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Flu Information

Preventing the Flu

1. Avoid close contact

Avoid close contact with people who are sick. When you are sick, keep your distance from others to protect them from getting sick too. Try not to touch surfaces that may be contaminated with the flu virus.

2. Stay home when you are sick

Stay home from work, school and errands when you are sick. You will help prevent others from catching your illness.

3. Cover your mouth and nose

Cover your mouth and nose with a tissue when coughing or sneezing. Put your used tissue in the wastebasket. It may prevent those around you from getting sick. If you don’t have a tissue, cough or sneeze into your upper sleeve, not your hands.

4. Avoid touching your eyes, nose or mouth

Germs are often spread when a person touches something that is contaminated with germs and then touches his or her eyes, nose or mouth.

5. Clean your hands

Washing your hands often will help protect you from germs. It is recommended to wash with soap and warm water for 15 to 20 seconds. That’s about the same time it takes to sing the “Happy Birthday” song twice.  When soap and water are not available, alcohol-based disposable hand wipes or gel sanitizers may be used. Clean your hands each time you sneeze or cough.

6. Practice other good health habits

Get plenty of sleep, be physically active, manage your stress, drink plenty of fluids and eat nutritious food.

7. Best Protection against the Flu: Vaccination

The single best way to protect yourself and others against influenza is to get a flu vaccination each year.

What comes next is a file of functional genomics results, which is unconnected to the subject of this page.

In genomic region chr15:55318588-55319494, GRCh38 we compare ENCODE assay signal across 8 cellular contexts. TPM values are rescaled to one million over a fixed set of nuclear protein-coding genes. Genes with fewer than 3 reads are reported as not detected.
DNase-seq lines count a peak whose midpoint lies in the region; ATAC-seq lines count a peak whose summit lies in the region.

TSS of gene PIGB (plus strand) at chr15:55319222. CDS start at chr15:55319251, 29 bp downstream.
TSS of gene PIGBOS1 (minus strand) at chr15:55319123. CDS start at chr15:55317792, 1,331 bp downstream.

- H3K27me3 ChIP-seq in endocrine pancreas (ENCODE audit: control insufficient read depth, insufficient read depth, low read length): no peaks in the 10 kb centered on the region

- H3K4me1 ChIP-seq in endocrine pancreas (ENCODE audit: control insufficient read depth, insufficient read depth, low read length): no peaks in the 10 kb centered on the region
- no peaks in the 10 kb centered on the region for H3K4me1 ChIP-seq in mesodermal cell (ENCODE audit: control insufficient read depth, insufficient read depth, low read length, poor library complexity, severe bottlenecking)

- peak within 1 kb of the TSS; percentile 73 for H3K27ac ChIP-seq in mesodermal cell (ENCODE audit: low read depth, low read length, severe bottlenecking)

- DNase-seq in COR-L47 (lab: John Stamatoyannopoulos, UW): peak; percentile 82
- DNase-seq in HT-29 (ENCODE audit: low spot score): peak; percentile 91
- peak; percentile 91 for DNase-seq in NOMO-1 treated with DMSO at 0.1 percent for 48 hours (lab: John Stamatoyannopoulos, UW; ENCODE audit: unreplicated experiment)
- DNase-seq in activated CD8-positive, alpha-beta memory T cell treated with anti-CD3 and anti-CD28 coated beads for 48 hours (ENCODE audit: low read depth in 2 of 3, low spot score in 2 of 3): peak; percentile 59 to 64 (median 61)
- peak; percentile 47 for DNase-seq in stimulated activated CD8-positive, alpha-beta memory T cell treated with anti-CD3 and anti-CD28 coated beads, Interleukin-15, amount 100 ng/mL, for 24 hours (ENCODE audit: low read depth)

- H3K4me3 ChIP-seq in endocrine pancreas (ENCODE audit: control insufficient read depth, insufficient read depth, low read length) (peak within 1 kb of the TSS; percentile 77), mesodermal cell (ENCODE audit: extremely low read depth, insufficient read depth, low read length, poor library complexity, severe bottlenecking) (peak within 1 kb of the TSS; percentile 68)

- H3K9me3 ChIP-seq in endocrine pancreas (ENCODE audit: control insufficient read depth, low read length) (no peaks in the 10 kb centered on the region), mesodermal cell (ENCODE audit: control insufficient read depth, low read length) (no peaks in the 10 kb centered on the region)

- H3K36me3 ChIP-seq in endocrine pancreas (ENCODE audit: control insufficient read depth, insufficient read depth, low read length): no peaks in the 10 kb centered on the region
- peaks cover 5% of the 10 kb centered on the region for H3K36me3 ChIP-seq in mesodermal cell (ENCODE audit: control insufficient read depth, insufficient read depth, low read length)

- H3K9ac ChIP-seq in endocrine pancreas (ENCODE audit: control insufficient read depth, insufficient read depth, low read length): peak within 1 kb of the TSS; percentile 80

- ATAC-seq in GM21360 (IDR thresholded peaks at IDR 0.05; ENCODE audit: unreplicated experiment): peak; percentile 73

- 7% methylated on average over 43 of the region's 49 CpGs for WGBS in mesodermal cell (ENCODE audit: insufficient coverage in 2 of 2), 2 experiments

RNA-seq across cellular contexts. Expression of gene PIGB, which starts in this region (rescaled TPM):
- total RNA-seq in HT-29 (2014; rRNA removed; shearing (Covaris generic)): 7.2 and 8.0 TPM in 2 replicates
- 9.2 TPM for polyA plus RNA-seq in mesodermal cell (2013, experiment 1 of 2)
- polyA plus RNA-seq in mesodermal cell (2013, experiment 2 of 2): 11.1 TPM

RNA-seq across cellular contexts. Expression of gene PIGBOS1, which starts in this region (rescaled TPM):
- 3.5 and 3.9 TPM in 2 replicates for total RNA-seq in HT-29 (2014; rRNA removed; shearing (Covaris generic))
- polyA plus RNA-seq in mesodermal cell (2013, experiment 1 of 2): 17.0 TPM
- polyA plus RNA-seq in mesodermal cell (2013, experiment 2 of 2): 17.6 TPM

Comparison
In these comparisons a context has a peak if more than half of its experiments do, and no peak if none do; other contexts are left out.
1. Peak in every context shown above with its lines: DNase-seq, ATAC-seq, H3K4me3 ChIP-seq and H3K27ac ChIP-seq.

What are symptoms of the Flu

Influenza (commonly called the "flu") is a contagious respiratory illness caused by influenza viruses. The information below describes common flu symptoms.

Influenza usually starts suddenly and may include the following symptoms:

  • • Fever (usually high)
  • • Headache
  • • Tiredness (can be extreme)
  • • Cough
  • • Sore throat
  • • Runny or stuffy nose
  • • Body aches
  • • Diarrhea and vomiting (more common among children than adults)

Having these symptoms does not always mean that you have the flu. Many different illnesses, including the common cold, can have similar symptoms.


If you get sick

Most healthy people recover from the flu without complications. 
If you get the flu:

  • • Stay home from work or school.
  • • Get lots of rest, drink plenty of liquids, and avoid using alcohol and tobacco.

There are over-the-counter (OTC) medications to relieve the symptoms of the flu (but never give aspirin to children or teenagers who have flu-like symptoms, particularly fever).

Remember that serious illness from the flu is more likely in certain groups of people including people 65 and older, pregnant women, people with certain chronic medical conditions and young children.

Consult your doctor early in the course of the illness if you think you need medical attention, but also be aware of emergency warning signs that require urgent medical attention.


Emergency Warning Signs

Seek emergency medical care if you or someone you know is having any of following warning signs discussed below.

In children, emergency warning signs that need urgent medical attention include:

  • • Fast breathing or trouble breathing
  • • Bluish skin color
  • • Not drinking enough fluids
  • • Not waking up or not interacting
  • • Being so irritable that the child does not want to be held
  • • Flu-like symptoms improve but then return with fever and worse cough
  • • Fever with a rash

In adults, emergency warning signs that need urgent medical attention include:

  • • Difficulty breathing or shortness of breath
  • • Pain or pressure in the chest or abdomen
  • • Sudden dizziness
  • • Confusion
  • • Severe or persistent vomiting
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